The crosswind approach (in terms of doing pattern work) can be said to begin right from the moment the airplane leaves the ground and enter coordinated flight to maneuver through the traffic pattern for another landing. After takeoff and the airplane is flying coordinated, you will climb slightly off of runway heading adjusting (crabbing) for the crosswind to maintain runway centerline and inscribe the first part of your perfect rectangle in the traffic pattern. This may mean flying a heading a 240 or 245 when departing runway 23 with a right crosswind.
The next phase to think about is your crosswind leg. If making left traffic for a runway that is currently experiencing a right crosswind, you can anticipate having a strong tailwind on your crosswind leg. This would mean waiting a shorter amount of time before turning onto your downwind leg of the pattern so you do not get pushed too far from the runway.
Next is your downwind leg. Expect to fly with the nose pointed towards the runway when on a left downwind when there is a right crosswind blowing. I.e. downwind of runway 23 is 050, you may be flying 035 or 040. As you approach the point to begin your landing procedures (usually abeam your touchdown point) you will begin slowing down the airplane just before you deploy flaps. As you slow down the airplane, the wind will start to push you further sideways away from the runway (in the case mentioned above). To account for this, you will need to take a slightly larger “bite” or crab angle to maintain your pretty rectangle you are “drawing” on the ground (perhaps 030 instead of 035).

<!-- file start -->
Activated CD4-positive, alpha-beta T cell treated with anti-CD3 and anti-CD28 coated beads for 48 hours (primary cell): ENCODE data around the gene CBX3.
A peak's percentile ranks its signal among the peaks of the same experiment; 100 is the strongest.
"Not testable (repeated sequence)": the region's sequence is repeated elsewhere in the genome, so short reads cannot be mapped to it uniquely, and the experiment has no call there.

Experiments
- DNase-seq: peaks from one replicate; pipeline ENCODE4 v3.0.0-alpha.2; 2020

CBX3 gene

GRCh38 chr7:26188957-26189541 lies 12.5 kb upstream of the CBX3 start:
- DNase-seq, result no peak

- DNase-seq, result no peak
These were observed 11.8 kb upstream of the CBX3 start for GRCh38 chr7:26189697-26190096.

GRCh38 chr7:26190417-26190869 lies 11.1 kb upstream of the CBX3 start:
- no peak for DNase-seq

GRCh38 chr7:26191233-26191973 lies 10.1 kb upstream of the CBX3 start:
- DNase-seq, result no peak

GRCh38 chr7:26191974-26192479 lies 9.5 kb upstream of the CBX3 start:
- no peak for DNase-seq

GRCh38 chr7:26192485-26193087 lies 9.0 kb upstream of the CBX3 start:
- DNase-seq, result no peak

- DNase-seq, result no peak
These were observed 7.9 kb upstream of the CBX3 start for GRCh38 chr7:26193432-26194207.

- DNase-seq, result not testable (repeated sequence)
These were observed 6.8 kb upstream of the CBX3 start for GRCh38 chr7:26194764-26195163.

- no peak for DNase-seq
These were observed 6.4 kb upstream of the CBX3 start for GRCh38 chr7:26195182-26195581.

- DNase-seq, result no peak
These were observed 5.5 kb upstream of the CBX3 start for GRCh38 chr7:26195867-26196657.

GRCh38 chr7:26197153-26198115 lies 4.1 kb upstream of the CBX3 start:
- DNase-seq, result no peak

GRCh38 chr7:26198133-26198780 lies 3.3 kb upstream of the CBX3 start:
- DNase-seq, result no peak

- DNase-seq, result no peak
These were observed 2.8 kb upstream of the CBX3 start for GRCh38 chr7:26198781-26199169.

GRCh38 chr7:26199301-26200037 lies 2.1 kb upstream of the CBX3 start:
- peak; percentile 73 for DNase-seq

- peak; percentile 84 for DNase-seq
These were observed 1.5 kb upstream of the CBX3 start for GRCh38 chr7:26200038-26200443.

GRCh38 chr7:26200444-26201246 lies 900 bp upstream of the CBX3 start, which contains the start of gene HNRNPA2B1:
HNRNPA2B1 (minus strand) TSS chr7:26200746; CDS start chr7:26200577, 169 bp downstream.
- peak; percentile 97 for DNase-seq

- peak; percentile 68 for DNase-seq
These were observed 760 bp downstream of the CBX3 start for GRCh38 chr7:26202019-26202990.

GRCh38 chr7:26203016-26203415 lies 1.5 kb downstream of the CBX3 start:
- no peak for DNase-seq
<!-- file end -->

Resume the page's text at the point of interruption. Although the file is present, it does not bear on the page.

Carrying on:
Now that we have our initial flaps set, have slowed down, and started our descent, we will continue to fly out from the runway, but not as far as usual since we are going to be flying a very “long” base leg (given a right crosswind for the runway and being a left base, we will have a large headwind as this point slowing down our ground speed considerably).